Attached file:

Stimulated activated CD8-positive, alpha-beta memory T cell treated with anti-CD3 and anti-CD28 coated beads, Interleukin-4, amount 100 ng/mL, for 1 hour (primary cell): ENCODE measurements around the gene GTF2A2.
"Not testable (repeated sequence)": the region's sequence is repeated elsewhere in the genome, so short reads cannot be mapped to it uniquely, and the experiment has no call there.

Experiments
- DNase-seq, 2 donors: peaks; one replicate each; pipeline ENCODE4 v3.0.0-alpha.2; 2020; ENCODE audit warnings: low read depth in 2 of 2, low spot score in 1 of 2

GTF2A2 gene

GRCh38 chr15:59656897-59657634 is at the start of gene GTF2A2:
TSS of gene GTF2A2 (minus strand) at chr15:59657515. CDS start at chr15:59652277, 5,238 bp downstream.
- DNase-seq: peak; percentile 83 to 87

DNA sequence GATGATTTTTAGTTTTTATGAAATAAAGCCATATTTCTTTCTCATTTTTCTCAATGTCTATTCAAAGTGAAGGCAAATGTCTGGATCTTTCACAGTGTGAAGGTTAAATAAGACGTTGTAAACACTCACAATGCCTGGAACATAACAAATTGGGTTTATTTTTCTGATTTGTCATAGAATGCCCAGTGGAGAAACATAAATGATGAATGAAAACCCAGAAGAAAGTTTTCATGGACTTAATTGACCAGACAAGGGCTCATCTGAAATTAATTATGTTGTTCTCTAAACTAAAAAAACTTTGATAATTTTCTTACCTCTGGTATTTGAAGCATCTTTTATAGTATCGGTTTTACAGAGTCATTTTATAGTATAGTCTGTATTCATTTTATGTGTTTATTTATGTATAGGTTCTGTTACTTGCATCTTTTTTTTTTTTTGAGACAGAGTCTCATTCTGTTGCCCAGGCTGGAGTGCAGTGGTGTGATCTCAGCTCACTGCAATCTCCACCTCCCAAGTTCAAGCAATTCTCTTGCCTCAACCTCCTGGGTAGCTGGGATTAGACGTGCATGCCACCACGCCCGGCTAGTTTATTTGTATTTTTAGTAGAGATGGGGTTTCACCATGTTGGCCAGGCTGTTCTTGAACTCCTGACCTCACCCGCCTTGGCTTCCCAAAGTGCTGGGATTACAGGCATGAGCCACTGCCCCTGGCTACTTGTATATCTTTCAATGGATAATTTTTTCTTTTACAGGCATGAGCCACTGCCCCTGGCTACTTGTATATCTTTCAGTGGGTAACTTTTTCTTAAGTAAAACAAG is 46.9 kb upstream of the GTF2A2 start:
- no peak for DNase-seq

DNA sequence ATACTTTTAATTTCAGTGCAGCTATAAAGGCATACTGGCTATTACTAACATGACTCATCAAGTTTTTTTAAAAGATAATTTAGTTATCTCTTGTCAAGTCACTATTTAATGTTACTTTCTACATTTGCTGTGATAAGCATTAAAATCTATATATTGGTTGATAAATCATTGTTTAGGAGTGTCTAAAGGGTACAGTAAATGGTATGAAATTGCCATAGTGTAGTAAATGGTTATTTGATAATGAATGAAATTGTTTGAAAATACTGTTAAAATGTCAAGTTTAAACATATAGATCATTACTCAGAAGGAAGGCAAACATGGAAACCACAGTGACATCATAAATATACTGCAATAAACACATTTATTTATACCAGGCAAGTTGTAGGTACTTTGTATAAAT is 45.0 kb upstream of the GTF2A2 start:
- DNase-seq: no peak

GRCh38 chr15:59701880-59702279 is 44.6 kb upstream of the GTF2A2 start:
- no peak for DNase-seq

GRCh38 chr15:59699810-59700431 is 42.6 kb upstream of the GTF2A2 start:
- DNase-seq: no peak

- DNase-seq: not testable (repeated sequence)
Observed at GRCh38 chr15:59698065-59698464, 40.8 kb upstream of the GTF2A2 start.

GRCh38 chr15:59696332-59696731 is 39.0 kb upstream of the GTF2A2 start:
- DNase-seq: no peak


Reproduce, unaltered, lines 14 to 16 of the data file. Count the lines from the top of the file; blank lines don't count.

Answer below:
- no peak for DNase-seq

GRCh38 chr15:59699810-59700431 is 42.6 kb upstream of the GTF2A2 start:
- DNase-seq: no peak